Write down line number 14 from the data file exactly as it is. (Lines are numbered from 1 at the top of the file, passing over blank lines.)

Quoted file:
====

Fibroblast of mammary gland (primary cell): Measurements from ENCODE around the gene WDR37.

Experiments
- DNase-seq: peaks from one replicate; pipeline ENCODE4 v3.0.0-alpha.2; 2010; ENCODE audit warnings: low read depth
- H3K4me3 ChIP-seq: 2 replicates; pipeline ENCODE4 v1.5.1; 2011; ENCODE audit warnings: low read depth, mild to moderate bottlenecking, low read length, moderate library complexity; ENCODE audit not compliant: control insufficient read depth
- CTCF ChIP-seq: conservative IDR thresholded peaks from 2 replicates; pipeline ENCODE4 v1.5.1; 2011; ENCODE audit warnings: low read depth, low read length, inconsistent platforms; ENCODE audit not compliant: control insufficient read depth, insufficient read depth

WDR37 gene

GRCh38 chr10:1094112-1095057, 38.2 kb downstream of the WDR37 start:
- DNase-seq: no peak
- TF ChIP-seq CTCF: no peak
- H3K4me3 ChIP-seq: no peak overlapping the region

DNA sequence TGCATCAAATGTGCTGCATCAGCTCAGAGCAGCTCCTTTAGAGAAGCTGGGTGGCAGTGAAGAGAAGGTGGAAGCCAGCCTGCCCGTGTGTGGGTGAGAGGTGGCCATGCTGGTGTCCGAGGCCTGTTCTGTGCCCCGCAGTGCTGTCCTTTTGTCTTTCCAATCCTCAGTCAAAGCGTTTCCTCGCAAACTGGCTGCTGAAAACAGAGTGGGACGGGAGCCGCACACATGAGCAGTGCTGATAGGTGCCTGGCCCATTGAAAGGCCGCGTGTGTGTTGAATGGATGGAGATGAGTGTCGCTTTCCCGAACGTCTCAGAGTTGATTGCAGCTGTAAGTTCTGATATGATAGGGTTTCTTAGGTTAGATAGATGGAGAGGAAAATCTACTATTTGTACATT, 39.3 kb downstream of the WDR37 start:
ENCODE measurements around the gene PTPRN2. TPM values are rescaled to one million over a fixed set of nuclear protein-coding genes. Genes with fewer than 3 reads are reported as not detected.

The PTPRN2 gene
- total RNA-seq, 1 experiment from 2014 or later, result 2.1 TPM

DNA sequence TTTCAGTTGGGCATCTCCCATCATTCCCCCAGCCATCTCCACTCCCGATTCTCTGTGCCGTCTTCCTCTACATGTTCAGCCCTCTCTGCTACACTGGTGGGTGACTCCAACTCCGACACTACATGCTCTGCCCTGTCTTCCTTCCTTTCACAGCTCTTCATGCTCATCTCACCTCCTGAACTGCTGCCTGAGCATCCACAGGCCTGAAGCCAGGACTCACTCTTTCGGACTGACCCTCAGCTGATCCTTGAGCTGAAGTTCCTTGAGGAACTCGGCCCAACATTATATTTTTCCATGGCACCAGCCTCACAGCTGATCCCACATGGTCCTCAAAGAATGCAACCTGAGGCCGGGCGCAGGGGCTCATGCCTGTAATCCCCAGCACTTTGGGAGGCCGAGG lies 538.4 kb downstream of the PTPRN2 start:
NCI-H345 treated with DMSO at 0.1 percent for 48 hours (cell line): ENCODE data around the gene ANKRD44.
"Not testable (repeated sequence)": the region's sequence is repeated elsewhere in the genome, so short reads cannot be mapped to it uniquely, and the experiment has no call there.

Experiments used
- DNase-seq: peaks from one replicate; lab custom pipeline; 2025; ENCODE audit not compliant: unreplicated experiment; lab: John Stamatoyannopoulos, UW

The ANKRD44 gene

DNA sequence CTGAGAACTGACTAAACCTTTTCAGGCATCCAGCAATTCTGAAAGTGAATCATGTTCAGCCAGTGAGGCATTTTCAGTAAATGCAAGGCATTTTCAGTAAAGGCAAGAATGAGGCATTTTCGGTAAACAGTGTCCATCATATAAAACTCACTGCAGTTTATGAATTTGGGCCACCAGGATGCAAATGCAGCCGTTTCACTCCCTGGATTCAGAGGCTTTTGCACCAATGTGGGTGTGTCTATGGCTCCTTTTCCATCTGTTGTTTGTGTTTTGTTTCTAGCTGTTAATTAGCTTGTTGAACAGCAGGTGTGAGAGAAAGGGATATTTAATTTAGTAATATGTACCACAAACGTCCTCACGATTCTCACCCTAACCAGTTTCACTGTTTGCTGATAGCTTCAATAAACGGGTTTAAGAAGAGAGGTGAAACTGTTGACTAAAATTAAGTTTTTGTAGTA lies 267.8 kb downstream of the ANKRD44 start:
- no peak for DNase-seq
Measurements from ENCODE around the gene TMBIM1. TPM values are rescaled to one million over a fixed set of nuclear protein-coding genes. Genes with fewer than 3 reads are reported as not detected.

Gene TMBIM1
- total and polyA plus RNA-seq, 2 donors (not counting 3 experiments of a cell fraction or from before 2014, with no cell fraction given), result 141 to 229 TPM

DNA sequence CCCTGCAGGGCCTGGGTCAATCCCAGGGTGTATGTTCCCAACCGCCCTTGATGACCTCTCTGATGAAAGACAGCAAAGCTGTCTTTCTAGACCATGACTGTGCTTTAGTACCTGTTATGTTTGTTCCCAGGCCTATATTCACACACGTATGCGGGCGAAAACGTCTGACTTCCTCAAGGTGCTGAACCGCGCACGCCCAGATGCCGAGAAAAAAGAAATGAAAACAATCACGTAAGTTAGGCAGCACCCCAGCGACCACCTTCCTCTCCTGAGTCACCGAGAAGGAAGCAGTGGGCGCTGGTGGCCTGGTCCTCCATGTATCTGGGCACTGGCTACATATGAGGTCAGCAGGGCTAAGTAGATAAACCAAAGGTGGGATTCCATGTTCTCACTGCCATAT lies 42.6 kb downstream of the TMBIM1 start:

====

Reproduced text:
- total RNA-seq, 1 experiment from 2014 or later, result 2.1 TPM